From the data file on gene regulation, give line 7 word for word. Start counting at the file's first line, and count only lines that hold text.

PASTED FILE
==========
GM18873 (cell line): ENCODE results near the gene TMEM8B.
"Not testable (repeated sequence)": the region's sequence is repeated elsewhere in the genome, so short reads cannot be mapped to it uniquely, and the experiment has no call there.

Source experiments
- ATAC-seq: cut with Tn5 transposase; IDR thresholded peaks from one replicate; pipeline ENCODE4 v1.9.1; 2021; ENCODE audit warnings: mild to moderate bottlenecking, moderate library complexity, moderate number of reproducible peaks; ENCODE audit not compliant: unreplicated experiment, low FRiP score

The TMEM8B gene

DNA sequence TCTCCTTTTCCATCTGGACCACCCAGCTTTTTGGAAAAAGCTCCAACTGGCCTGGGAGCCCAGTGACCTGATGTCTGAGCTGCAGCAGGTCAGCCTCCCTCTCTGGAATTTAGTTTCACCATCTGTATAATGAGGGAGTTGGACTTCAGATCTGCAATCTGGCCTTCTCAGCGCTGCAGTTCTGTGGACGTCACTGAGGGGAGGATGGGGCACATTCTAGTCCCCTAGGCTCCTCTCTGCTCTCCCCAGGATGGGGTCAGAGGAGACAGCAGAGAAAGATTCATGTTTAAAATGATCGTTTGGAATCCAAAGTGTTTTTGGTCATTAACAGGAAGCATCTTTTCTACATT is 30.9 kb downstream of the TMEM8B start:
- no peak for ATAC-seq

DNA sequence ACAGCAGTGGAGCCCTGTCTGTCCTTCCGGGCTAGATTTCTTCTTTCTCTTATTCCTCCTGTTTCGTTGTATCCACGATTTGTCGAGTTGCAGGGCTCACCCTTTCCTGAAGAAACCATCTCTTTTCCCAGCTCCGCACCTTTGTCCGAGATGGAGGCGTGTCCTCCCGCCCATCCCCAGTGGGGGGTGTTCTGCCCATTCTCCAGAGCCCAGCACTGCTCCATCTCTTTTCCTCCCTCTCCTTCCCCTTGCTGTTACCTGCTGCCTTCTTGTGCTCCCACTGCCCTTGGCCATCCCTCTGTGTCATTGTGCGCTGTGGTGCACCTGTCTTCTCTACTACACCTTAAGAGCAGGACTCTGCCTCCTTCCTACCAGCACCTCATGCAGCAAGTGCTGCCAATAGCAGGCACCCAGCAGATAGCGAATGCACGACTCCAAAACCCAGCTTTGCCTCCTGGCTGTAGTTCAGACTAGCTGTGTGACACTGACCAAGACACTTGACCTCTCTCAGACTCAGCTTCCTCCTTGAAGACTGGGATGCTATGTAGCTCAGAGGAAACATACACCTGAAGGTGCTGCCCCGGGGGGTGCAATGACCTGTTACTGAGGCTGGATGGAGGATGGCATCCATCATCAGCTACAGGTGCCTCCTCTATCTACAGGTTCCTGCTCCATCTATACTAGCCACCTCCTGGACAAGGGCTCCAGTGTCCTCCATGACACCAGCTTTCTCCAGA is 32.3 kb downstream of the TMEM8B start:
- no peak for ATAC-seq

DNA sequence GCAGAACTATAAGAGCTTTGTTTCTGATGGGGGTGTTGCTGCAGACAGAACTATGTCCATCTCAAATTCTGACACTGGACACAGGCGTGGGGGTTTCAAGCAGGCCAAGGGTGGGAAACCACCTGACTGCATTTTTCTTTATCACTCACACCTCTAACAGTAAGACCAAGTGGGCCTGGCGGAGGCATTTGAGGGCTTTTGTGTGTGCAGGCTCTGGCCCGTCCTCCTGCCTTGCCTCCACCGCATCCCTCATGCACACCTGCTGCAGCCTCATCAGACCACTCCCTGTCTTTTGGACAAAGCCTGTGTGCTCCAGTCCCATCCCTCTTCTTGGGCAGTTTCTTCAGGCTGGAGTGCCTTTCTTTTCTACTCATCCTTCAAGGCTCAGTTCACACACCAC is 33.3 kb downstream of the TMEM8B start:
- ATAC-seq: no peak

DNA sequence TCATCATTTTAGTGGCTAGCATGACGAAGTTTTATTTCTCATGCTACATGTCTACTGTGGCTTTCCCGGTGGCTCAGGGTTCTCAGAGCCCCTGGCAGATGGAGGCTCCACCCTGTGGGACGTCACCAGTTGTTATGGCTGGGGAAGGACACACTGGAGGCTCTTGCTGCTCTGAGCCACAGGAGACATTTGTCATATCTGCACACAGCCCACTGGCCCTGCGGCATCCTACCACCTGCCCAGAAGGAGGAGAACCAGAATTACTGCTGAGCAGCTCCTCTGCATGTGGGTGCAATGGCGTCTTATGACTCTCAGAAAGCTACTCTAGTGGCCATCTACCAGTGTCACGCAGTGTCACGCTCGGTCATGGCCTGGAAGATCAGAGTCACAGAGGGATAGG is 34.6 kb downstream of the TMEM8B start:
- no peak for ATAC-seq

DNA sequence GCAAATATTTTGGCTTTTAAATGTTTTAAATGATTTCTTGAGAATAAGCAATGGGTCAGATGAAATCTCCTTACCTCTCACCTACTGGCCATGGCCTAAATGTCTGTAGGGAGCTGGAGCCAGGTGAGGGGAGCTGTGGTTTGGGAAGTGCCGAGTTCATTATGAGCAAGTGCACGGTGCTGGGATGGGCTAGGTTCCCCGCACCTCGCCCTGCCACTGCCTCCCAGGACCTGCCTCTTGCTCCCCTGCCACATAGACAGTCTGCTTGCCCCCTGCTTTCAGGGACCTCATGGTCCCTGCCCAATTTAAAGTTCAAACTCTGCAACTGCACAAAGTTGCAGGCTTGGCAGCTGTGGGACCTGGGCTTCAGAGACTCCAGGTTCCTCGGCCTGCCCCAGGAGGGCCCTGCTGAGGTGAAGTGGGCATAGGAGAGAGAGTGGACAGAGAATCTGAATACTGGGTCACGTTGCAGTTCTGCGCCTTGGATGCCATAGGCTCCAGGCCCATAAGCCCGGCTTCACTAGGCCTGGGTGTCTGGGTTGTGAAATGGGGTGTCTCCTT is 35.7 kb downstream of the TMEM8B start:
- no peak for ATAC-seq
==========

- no peak for ATAC-seq